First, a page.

Preserved in the British Library’s Asian and African Studies collection, the records of the final century of East India Company rule in India (1757-1857) afford an extraordinarily rich archive of material for identifying and interpreting change over time in British material culture. Political and economic historians have made abundant use of these sources in their analyses of imperial power relations; they have yet to be used systematically, however, to explore the global histories of British material culture. Encompassing trade records, personal correspondence, inventories and wills, these documents record the consumer ambitions and acquisitions of Company employees (so-called ‘servants’) whose Indian fortunes played a central role in bringing Oriental luxuries home to Britain. Key purchasers of country houses, Company families were also essential conduits for the dissemination of eastern luxury objects into western domestic interiors. The Company archive is complemented by substantial collections of family papers and material objects in provincial archives, museums and country houses which document the flow of Asian goods into Britain’s stately homes. The recent explosion of independent research conducted by family historians—much assisted by the growth of online communication—has moreover generated substantial new bodies of knowledge about both individual collection practices and material objects in the families of Britain’s ruling class. Circulating largely outside scholarly circles and often conducted without reference to larger issues of historical change, this emerging body of popular research has the potential to enrich understandings of British country houses as sites of social, cultural, familial, economic and political cohesion and conflict. This project aims to harness this potential, by combining scholarly and amateur studies of the flow of Asian objects into British country houses in the heyday of the East India Company, and thereby integrating dispersed studies of individual persons and objects into wider analytical frameworks that assess the global transformations of consumer society in eighteenth- and nineteenth-century Britain.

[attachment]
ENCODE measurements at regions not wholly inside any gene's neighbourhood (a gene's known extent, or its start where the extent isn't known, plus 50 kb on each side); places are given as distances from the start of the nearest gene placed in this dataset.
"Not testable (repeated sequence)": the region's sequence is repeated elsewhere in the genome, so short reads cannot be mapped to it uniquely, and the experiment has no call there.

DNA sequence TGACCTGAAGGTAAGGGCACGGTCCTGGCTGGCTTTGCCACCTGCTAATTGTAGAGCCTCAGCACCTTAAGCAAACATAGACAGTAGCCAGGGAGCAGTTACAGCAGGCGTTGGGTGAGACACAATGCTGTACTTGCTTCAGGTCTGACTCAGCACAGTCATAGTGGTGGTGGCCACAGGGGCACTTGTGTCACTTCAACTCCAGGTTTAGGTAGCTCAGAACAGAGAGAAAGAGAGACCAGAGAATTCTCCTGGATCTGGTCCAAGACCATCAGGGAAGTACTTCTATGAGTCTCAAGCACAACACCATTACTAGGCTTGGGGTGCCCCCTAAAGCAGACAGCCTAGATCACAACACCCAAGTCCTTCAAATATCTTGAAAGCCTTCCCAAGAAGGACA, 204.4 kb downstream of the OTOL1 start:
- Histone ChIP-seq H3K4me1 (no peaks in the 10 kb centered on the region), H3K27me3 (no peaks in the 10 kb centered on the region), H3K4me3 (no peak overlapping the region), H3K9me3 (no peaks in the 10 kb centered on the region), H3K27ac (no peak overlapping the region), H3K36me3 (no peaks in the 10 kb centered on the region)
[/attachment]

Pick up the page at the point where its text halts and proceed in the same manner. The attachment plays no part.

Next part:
The named researchers for this project, Finn and Clifford, have each conducted research on complementary aspects of the proposed topic for over a decade. Finn’s research areas within Georgian and Victorian studies have included the social life of gifts and commodities; property and gender relations; representations of the British interior; and the Anglo-Indian family. Clifford’s profile includes substantial research on Georgian luxury manufacture and trade; museum-based expertise in material studies (including exhibitions) in both local and national institutions; and ongoing engagement with community-based researchers associated with the Federation of Family History Societies. The project will benefit from the intellectual in institutional context of Warwick’s Eighteenth-Century Centre and Global History & Culture Centre: the former served as the home for a Waddesdon-Warwick Trade Cards collaborative grant which also produced an online database; the latter currently hosts several funded projects that explore aspects of Asian material culture in eighteenth- and nineteenth-century Britain.